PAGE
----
When the LORD restored the fortunate of Zion *
then were we like those who dream.
(Psalm 126:1, BCP Psalter)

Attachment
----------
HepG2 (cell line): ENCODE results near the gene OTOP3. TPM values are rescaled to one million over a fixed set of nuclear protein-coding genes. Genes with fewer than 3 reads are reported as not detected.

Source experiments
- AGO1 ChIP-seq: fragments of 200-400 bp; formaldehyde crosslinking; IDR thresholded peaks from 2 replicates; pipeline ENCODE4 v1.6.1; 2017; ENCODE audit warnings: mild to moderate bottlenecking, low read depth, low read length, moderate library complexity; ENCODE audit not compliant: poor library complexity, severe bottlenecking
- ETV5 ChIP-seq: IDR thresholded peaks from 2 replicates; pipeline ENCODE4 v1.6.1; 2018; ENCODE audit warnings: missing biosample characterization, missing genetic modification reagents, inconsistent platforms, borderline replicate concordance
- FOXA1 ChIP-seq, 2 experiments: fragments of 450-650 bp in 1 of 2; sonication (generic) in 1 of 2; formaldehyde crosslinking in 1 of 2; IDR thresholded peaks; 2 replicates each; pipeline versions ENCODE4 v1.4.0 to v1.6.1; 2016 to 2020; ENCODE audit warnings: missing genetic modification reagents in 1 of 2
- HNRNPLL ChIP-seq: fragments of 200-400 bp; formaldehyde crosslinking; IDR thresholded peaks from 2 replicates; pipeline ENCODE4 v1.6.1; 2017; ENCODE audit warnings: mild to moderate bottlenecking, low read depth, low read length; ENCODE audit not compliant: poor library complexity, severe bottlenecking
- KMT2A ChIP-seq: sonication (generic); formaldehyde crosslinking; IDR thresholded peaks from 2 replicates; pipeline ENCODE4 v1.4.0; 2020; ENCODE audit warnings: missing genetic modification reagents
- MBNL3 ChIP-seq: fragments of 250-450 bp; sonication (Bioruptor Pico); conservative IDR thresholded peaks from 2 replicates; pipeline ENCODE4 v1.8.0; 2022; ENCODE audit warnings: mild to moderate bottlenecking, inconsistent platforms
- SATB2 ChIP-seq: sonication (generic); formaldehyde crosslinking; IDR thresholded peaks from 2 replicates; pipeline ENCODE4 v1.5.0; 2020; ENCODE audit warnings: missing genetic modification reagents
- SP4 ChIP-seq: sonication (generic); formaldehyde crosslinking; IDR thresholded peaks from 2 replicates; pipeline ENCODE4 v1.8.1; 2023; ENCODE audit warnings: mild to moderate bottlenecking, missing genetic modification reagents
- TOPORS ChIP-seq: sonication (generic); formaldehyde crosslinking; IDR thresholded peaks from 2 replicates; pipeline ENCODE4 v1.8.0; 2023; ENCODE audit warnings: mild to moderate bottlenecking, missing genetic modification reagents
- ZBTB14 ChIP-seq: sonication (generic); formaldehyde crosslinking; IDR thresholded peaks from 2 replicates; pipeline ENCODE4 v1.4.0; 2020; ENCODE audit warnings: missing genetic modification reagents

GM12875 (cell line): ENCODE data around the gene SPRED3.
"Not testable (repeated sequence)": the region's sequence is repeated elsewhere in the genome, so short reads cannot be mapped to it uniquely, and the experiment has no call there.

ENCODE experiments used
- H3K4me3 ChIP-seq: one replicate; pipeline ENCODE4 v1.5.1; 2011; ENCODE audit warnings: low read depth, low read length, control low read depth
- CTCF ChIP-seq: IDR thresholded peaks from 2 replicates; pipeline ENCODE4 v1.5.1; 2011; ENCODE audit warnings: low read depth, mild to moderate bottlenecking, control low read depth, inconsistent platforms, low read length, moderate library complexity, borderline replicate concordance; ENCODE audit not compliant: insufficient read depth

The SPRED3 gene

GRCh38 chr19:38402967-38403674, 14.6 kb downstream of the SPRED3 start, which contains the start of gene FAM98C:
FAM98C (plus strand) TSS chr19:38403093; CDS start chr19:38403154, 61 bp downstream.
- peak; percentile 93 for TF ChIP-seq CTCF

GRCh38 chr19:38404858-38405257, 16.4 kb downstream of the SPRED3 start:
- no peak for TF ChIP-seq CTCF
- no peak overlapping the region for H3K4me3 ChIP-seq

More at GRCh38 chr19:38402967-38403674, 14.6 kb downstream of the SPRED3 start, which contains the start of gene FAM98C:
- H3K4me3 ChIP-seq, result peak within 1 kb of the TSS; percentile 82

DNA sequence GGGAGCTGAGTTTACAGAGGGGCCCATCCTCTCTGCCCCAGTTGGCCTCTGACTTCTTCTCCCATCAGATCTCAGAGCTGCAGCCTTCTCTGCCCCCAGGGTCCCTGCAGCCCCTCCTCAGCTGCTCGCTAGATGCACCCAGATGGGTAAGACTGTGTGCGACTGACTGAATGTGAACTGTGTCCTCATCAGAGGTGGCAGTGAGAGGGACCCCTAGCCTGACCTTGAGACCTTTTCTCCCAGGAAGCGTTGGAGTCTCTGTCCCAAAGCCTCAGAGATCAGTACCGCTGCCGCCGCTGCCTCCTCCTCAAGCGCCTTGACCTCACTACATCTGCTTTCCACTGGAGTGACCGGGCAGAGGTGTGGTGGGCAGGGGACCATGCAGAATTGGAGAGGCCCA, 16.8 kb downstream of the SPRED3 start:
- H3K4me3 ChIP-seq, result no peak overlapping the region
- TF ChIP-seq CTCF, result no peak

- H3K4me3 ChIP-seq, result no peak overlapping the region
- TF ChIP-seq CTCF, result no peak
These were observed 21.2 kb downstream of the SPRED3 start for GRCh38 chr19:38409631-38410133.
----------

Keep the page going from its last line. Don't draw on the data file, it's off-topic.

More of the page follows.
Our hope as Christians is for restoration with God, our neighbors, and ourselves, through Christ. I can think of no better way to describe the joy of that restoration than to note that, when we experience it, we are "as dreamers." As a trained and duly pragmatic engineer, I need this verse's insistence that we should not be content with a small-potatoes promise; God's abundance extends beyond all that our most wild and reckless dreams can come up with. At the same time, I find it possible to trust this verse so deeply because of what we learn from it in the wider context of the psalm. We live and minister in a kingdom that is already here and has not yet fully arrived, and so it should resonant deeply when the psalmist goes on to call for God's re-restoration of Zion. When the verb tense changes in verse 5 (thank you, Dr. Ferlo), reminding us that our earthly fortunes will always be like the rhythmic waxing and waning of “the watercourses of the Negev,” the imagery from verse 1 makes even more sense. The LORD is also with us in our deprivation, and in those decidedly darker dreams it produces. For me, the sustaining witness of this verse is that in most moments of our lives, all our joy and thanksgiving (“O LORD, we are restored!”) intermingles with all our hope and even regret (“O LORD, restore us!”), and God declares the whole lot good.